Last Friday, we discussed how the German Wirecard could probably be the victim of fraud since the company allegedly can't justify almost $2 billion.
In just a few days, things took a turn for the worse, and now, in a statement released today, the company will file for insolvency at the district court in Munich. Moreover, SoftBank, which is in attention due to selling part of its stake in T-Mobile to increase its cash reserves, came again in the spotlight, after it has been found out that it had invested in Wirecard.
Last year, the Japanese conglomerate invested $1 billion in April 2019 in the European company, in order to create an international partnership meant to facilitate digital payments. The deal consists of convertible notes with a five-year maturity. When matured, the notes would have been a 6% stake for SoftBank. According to analysts, for SoftBank, the deal was made in a way that the conglomerate was out of any financial risk. At that time, Wirecard’s numbers were good, and made its way through Germany30, based on data provided by BaFin.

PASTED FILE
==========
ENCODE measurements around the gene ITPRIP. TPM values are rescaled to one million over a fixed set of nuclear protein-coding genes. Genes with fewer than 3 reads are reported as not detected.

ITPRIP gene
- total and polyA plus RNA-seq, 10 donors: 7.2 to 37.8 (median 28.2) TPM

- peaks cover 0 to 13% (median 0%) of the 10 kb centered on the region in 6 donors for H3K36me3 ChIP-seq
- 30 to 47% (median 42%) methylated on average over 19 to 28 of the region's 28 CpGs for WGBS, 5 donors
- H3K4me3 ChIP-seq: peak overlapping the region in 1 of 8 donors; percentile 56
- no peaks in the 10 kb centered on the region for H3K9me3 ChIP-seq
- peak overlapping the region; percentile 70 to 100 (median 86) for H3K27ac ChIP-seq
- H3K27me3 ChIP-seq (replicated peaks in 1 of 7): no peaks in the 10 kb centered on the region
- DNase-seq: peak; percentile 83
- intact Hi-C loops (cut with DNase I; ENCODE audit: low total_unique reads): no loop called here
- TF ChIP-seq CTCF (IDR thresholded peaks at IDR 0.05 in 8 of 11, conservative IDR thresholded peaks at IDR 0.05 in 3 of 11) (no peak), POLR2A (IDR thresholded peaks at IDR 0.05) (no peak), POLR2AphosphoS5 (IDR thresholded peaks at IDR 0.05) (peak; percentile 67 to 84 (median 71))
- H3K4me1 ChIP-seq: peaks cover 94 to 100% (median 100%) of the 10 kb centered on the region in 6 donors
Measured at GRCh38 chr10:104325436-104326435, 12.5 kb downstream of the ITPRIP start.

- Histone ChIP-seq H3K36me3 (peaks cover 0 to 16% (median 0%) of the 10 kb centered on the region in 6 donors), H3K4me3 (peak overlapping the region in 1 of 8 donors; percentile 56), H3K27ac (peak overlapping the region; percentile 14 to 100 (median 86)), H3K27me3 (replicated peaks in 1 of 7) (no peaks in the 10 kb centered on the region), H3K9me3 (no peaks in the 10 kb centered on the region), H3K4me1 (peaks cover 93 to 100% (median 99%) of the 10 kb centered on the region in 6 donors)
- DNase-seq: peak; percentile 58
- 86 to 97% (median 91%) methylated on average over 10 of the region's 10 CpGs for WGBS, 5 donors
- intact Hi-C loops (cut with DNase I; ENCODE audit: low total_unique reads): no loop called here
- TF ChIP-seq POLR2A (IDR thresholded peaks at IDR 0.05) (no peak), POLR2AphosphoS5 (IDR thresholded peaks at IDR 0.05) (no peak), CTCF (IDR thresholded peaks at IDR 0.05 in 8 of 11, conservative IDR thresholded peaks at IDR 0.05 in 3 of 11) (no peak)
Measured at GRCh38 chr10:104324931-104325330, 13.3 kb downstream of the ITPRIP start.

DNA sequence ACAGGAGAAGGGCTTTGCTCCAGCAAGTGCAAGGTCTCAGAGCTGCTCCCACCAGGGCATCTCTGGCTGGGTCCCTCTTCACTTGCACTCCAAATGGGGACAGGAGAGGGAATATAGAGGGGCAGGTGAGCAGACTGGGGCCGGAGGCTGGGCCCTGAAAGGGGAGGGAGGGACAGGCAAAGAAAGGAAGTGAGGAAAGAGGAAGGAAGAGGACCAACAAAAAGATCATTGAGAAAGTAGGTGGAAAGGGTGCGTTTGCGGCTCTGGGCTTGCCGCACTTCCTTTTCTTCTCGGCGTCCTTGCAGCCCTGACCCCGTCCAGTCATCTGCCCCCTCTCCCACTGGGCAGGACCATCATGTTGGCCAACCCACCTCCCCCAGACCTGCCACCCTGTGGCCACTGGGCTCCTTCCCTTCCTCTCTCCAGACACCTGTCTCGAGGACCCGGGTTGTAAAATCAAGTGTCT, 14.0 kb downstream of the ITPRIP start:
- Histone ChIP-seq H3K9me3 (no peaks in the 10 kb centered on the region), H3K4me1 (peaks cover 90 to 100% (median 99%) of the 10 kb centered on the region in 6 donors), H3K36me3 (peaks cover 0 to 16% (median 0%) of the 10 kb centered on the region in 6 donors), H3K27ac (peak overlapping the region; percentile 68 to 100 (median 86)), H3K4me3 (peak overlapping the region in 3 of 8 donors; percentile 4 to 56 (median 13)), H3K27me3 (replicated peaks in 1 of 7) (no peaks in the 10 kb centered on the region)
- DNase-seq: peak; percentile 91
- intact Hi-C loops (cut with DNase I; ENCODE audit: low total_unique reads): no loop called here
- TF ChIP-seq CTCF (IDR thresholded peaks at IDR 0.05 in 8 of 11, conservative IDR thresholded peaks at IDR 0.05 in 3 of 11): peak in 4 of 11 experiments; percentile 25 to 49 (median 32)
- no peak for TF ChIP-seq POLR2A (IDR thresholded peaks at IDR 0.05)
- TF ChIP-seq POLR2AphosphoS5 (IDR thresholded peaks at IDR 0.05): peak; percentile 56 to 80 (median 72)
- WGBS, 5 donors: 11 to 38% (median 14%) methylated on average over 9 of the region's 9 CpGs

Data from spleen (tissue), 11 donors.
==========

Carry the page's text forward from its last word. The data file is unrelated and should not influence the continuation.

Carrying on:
As reports showed, the $1 billion financing came not from SoftBank itself as the balance sheet revealed, but from personal pockets of SoftBank executives, and the Mubadala sovereign wealth fund. On paper, they would be impacted by the latest events.
Wirecard stock price fell more than 80% since the scandal hit the news. Based on the opinion of various specialists, the shares may be worthless.
Sources: marketwatch.com, cnbc.com, finance.yahoo.com